Perhaps indeed this is the meaning of the myth of Orpheus, the first poet in the Greek mythology, who, like Solomon, or like Vyasa, the mythical poet of the Mahabharata, could speak the languages of animals and plants and stones.  Orpheus’ journey to the underworld and back (as Virgil says, any fool can go down there, but to return–this is the labor, this is the task) is more than just a search for his lost wife Eurydice.  Or rather, the search for his lost wife means the recovery of the organic connection with the rest of the universe.  The point is that Orpheus can make his journey only because he possesses and can use his lyre, the instrument by which Greek poets kept the measure of their meter and gave their lines a rhyme.  It is the lyre that opens the gates of the underworld; and it is when Orpheus fails to trust its magic, and looks back to see if Eurydice is following, that he tragically loses her forever.

We can follow the mysterious logic of the myth still further; for the lyre of Orpheus (and of his father Apollo) was originally the invention of Hermes, who traded it for the caduceus, the snake-entwined rod by which he conducts mortals between the lands of the living and the dead.  It so happens that the double helix of the two snakes is an exact model of the shape of the DNA molecule; and this is not just a coincidence, for the double helix is perhaps the best intuitive diagram of any feedback process, and DNA is the feedback process of feedback processes.  If the lyre, then, is in some sense equivalent to the caduceus, we may infer that the meter of poetry is analogous to the meter of biological reproduction and evolution.  This is the central insight of Rilke’s Sonnets to Orpheus.  Other versions of this talisman are the magic flute of Mozart and da Ponte, the golden bough of Virgil, the metatron of Moses (also a combination of rod and snake), the drum of the Asiatic shamans, the bagpipe of the ancient Magyar bards–even perhaps the “Mcguffin” of Alfred Hitchcock.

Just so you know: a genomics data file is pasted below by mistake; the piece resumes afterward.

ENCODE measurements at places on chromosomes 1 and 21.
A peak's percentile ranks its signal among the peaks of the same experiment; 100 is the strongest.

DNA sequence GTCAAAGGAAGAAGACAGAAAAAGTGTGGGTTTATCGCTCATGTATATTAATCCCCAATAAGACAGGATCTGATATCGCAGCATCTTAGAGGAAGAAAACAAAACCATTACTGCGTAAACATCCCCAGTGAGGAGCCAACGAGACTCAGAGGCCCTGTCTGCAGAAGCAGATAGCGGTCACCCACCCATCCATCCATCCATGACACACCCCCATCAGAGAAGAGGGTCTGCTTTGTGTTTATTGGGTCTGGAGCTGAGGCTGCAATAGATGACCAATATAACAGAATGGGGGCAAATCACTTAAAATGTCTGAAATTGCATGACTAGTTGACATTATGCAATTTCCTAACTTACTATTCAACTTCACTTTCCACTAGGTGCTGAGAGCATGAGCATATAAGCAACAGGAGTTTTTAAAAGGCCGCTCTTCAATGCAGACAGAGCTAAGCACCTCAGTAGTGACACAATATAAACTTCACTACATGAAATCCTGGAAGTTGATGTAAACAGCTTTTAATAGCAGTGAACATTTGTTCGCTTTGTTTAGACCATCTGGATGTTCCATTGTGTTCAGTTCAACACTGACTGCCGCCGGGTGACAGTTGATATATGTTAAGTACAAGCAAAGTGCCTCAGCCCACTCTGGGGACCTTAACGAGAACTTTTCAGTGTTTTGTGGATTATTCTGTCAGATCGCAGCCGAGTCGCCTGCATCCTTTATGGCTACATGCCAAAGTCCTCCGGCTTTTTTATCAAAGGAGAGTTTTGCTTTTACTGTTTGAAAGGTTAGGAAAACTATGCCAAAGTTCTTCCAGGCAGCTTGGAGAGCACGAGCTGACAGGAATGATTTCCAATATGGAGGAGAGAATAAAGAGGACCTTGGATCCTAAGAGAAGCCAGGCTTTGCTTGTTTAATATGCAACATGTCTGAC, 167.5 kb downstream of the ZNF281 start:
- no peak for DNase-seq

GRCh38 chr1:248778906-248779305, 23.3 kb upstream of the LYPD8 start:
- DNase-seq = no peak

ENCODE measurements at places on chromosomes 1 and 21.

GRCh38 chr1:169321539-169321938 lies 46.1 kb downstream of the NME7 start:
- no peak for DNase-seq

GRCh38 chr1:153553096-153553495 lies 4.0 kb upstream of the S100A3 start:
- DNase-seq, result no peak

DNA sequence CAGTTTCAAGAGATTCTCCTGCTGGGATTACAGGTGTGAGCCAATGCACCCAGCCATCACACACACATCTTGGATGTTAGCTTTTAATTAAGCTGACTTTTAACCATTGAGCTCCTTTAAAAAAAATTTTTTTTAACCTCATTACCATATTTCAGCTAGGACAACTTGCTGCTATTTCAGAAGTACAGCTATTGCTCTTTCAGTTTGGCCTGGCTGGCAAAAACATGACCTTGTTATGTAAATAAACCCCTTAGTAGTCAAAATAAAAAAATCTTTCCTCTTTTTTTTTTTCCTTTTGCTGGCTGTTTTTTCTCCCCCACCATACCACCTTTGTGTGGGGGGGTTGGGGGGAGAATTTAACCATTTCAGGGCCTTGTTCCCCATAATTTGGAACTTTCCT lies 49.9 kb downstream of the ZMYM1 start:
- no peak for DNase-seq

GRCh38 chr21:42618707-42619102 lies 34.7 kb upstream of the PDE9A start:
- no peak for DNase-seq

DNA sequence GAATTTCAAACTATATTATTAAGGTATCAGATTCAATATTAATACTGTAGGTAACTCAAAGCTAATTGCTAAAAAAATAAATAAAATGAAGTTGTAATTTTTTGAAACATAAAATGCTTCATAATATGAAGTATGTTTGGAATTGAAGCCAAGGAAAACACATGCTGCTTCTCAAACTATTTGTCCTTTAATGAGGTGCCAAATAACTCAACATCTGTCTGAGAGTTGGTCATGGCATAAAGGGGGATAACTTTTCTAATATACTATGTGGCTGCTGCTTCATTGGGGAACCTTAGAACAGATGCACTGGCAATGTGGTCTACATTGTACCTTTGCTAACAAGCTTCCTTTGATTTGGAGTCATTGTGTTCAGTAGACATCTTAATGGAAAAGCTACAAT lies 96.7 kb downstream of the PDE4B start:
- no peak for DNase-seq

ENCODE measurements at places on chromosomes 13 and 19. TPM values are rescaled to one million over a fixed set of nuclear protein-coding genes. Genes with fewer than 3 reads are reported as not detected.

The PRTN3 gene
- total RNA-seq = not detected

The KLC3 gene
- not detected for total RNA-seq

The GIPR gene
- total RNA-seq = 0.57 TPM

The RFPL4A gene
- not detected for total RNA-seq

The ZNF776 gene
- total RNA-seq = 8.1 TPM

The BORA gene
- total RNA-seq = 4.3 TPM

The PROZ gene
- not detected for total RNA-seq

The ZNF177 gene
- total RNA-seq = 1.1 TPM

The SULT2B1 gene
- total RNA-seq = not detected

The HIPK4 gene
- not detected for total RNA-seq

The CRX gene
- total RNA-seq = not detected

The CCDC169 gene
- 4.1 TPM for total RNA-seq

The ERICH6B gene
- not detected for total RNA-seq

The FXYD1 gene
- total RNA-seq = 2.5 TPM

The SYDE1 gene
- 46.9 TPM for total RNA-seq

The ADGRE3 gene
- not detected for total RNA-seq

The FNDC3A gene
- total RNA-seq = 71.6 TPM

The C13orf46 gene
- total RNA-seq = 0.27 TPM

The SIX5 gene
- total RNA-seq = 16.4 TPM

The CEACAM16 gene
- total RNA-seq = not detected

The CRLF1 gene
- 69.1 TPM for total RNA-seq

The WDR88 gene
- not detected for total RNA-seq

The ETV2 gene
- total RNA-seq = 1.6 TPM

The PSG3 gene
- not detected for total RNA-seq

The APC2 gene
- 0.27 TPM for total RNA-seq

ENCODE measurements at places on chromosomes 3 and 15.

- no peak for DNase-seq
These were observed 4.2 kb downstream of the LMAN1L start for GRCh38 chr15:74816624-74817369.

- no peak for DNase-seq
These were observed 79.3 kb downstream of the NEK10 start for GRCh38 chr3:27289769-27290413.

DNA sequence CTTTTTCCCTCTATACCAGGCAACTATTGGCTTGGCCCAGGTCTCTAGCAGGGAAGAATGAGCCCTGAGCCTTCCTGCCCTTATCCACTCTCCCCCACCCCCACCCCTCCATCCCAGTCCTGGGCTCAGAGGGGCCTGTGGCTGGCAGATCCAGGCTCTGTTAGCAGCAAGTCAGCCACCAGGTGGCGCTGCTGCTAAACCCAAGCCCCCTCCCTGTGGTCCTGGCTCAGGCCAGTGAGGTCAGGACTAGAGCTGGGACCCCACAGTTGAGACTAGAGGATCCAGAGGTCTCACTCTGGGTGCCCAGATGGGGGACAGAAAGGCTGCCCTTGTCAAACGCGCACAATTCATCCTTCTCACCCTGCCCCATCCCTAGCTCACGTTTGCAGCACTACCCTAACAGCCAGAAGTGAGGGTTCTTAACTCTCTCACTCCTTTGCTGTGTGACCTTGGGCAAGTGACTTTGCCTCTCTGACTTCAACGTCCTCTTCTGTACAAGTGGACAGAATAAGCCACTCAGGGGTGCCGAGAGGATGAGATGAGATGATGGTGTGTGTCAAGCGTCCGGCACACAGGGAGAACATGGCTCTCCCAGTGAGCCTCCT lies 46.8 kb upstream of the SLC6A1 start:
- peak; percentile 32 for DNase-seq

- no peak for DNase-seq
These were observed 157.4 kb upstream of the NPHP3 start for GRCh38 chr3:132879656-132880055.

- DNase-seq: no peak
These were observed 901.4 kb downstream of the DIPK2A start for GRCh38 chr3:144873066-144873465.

But this is perhaps to give too great an emphasis to meter.  One could make much the same argument for narrative technique, that marvellous system by which time takes on its strange, unspacelike asymmetry.  A story, like a melody, is any sequence of events that are retrodictable, that is, can be shown to have been inevitable once they have happened, but not predictable before they have happened; because the events themselves bring about a new kind of universe in which their antecedents now add up to an irreversible chain of causes.  (The most crass example of this is the detective story, whose solution is obvious once the sleuth unveils it, but not before).  In this sense we may perhaps take the rod of Hermes’ caduceus to mean the fixed retrodictability of a story, and the snakes to mean its protean unpredictability.  The unpredictability of a story is what makes us want to know what happens next–and this is why the Sultan spares the life of the storyteller Sheherezade, and Minos spares the life of Orpheus.  In this light the duality of meter takes on a deeper significance still.  The fixed pattern of stressed and unstressed syllables (or long and short syllables, or tone-changing and tone-unchanging ones as in Chinese verse) bears the same relation to the varying pattern of spoken cadence that floats above the fixed framework, that the predictable bears to the unpredictable elements of a story.  Or one could even say that meter was micro-story, or that story was macro-meter.